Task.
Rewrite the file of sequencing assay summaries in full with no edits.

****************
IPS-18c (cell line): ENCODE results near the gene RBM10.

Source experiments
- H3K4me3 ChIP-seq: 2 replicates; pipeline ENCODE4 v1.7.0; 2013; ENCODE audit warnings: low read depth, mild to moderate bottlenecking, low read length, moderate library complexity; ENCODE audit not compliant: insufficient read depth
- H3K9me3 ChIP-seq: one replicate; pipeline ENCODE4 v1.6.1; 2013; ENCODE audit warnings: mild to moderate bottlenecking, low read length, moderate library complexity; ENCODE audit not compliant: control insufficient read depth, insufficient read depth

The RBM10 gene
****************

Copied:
IPS-18c (cell line): ENCODE results near the gene RBM10.

Source experiments
- H3K4me3 ChIP-seq: 2 replicates; pipeline ENCODE4 v1.7.0; 2013; ENCODE audit warnings: low read depth, mild to moderate bottlenecking, low read length, moderate library complexity; ENCODE audit not compliant: insufficient read depth
- H3K9me3 ChIP-seq: one replicate; pipeline ENCODE4 v1.6.1; 2013; ENCODE audit warnings: mild to moderate bottlenecking, low read length, moderate library complexity; ENCODE audit not compliant: control insufficient read depth, insufficient read depth

The RBM10 gene